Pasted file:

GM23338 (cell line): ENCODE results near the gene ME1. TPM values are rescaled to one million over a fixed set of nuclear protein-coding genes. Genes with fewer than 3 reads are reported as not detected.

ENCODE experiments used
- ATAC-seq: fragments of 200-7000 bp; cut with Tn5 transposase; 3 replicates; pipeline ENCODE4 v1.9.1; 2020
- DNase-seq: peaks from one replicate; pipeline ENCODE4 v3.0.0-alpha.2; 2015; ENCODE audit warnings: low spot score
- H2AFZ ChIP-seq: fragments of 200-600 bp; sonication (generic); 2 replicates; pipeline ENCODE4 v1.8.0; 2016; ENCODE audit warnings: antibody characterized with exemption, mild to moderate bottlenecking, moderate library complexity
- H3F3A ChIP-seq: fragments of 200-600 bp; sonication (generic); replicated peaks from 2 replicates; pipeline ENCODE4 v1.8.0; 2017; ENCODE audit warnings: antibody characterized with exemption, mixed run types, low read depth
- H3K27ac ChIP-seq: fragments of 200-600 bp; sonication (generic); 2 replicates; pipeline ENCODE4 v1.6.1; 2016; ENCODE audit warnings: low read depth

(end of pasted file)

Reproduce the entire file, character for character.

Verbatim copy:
GM23338 (cell line): ENCODE results near the gene ME1. TPM values are rescaled to one million over a fixed set of nuclear protein-coding genes. Genes with fewer than 3 reads are reported as not detected.

ENCODE experiments used
- ATAC-seq: fragments of 200-7000 bp; cut with Tn5 transposase; 3 replicates; pipeline ENCODE4 v1.9.1; 2020
- DNase-seq: peaks from one replicate; pipeline ENCODE4 v3.0.0-alpha.2; 2015; ENCODE audit warnings: low spot score
- H2AFZ ChIP-seq: fragments of 200-600 bp; sonication (generic); 2 replicates; pipeline ENCODE4 v1.8.0; 2016; ENCODE audit warnings: antibody characterized with exemption, mild to moderate bottlenecking, moderate library complexity
- H3F3A ChIP-seq: fragments of 200-600 bp; sonication (generic); replicated peaks from 2 replicates; pipeline ENCODE4 v1.8.0; 2017; ENCODE audit warnings: antibody characterized with exemption, mixed run types, low read depth
- H3K27ac ChIP-seq: fragments of 200-600 bp; sonication (generic); 2 replicates; pipeline ENCODE4 v1.6.1; 2016; ENCODE audit warnings: low read depth